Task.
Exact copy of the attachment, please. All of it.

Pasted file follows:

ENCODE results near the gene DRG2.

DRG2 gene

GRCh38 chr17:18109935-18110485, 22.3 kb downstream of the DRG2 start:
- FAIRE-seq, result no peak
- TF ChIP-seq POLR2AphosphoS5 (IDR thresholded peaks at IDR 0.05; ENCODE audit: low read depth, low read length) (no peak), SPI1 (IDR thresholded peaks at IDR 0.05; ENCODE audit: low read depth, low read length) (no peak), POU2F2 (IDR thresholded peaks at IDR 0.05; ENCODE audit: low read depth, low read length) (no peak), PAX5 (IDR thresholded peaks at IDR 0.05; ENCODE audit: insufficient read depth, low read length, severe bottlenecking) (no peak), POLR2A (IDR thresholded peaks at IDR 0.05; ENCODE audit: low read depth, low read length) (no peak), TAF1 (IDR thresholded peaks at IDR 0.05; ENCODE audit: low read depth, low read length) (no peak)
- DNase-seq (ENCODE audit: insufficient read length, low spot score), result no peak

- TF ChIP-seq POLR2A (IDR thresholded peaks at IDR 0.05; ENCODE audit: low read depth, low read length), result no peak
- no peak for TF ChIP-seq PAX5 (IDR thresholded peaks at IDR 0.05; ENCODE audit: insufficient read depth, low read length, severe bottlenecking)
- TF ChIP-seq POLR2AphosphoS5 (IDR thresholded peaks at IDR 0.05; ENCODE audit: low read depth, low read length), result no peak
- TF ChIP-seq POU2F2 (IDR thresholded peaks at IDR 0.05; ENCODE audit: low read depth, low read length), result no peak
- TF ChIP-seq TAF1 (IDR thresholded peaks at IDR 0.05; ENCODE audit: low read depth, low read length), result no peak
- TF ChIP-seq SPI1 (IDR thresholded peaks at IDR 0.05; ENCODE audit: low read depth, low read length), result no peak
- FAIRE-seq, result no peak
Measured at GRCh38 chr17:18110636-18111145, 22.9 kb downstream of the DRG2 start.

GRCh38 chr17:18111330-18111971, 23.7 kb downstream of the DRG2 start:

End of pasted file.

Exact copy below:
ENCODE results near the gene DRG2.

DRG2 gene

GRCh38 chr17:18109935-18110485, 22.3 kb downstream of the DRG2 start:
- FAIRE-seq, result no peak
- TF ChIP-seq POLR2AphosphoS5 (IDR thresholded peaks at IDR 0.05; ENCODE audit: low read depth, low read length) (no peak), SPI1 (IDR thresholded peaks at IDR 0.05; ENCODE audit: low read depth, low read length) (no peak), POU2F2 (IDR thresholded peaks at IDR 0.05; ENCODE audit: low read depth, low read length) (no peak), PAX5 (IDR thresholded peaks at IDR 0.05; ENCODE audit: insufficient read depth, low read length, severe bottlenecking) (no peak), POLR2A (IDR thresholded peaks at IDR 0.05; ENCODE audit: low read depth, low read length) (no peak), TAF1 (IDR thresholded peaks at IDR 0.05; ENCODE audit: low read depth, low read length) (no peak)
- DNase-seq (ENCODE audit: insufficient read length, low spot score), result no peak

- TF ChIP-seq POLR2A (IDR thresholded peaks at IDR 0.05; ENCODE audit: low read depth, low read length), result no peak
- no peak for TF ChIP-seq PAX5 (IDR thresholded peaks at IDR 0.05; ENCODE audit: insufficient read depth, low read length, severe bottlenecking)
- TF ChIP-seq POLR2AphosphoS5 (IDR thresholded peaks at IDR 0.05; ENCODE audit: low read depth, low read length), result no peak
- TF ChIP-seq POU2F2 (IDR thresholded peaks at IDR 0.05; ENCODE audit: low read depth, low read length), result no peak
- TF ChIP-seq TAF1 (IDR thresholded peaks at IDR 0.05; ENCODE audit: low read depth, low read length), result no peak
- TF ChIP-seq SPI1 (IDR thresholded peaks at IDR 0.05; ENCODE audit: low read depth, low read length), result no peak
- FAIRE-seq, result no peak
Measured at GRCh38 chr17:18110636-18111145, 22.9 kb downstream of the DRG2 start.

GRCh38 chr17:18111330-18111971, 23.7 kb downstream of the DRG2 start: